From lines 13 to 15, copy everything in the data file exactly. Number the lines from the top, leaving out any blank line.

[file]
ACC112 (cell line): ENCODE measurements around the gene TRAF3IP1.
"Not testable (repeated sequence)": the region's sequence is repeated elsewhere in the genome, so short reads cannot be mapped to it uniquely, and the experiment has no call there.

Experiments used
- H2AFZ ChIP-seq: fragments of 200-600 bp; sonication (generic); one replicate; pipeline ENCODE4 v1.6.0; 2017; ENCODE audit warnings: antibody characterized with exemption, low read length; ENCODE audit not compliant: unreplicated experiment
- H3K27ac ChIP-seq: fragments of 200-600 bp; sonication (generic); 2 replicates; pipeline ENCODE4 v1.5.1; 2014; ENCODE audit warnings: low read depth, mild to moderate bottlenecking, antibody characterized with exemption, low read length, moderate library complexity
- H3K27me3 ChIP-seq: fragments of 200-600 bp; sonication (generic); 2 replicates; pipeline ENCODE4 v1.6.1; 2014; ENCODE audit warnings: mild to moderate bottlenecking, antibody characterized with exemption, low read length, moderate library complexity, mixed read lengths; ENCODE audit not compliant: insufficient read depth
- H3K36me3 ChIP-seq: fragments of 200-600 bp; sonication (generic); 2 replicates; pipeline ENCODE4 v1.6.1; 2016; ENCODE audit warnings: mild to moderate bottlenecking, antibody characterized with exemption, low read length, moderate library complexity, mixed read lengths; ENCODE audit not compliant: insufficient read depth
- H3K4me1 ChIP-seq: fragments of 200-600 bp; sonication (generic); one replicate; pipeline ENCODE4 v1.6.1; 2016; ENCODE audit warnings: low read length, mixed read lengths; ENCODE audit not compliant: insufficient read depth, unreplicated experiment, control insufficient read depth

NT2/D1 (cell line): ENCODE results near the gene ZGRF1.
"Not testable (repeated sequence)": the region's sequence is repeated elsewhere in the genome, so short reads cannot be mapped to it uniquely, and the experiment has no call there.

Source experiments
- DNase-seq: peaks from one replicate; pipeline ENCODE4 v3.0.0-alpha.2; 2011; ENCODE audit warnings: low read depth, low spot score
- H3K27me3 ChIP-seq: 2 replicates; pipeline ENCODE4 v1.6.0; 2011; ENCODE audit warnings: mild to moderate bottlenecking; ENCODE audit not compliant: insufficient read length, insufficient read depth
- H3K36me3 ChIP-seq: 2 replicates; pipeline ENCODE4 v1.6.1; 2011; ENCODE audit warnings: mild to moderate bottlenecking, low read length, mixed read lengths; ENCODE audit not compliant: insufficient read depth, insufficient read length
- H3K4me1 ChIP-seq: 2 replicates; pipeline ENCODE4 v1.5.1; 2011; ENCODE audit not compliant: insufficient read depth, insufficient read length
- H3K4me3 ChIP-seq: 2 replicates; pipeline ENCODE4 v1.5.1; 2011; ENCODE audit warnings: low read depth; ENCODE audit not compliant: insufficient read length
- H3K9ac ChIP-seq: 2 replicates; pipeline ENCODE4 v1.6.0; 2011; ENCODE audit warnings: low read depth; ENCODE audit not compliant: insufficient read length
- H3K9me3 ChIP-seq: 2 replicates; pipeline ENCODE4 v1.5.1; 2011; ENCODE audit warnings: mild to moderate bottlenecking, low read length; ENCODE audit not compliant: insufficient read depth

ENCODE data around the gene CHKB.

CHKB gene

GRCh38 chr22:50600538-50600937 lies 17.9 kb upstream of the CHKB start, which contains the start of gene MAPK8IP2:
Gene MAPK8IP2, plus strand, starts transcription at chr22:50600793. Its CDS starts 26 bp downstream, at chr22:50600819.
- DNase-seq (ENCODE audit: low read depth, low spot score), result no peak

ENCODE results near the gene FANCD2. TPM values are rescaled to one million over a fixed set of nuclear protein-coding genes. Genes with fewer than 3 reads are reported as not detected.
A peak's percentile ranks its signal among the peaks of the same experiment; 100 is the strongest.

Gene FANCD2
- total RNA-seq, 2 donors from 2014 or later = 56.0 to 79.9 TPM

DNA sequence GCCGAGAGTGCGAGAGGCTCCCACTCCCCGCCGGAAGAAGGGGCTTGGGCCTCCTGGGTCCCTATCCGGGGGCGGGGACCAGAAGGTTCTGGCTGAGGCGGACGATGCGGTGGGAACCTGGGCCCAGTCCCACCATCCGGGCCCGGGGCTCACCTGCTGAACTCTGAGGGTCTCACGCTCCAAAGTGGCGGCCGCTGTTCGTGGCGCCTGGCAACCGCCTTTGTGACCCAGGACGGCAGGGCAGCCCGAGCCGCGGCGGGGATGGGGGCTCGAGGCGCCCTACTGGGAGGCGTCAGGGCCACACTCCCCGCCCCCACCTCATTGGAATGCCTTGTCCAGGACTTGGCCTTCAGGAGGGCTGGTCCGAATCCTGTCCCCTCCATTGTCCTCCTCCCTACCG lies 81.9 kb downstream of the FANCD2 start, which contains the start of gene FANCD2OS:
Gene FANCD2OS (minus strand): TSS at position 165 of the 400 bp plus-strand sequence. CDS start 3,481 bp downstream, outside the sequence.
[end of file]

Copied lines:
- H3K27me3 ChIP-seq: 2 replicates; pipeline ENCODE4 v1.6.0; 2011; ENCODE audit warnings: mild to moderate bottlenecking; ENCODE audit not compliant: insufficient read length, insufficient read depth
- H3K36me3 ChIP-seq: 2 replicates; pipeline ENCODE4 v1.6.1; 2011; ENCODE audit warnings: mild to moderate bottlenecking, low read length, mixed read lengths; ENCODE audit not compliant: insufficient read depth, insufficient read length
- H3K4me1 ChIP-seq: 2 replicates; pipeline ENCODE4 v1.5.1; 2011; ENCODE audit not compliant: insufficient read depth, insufficient read length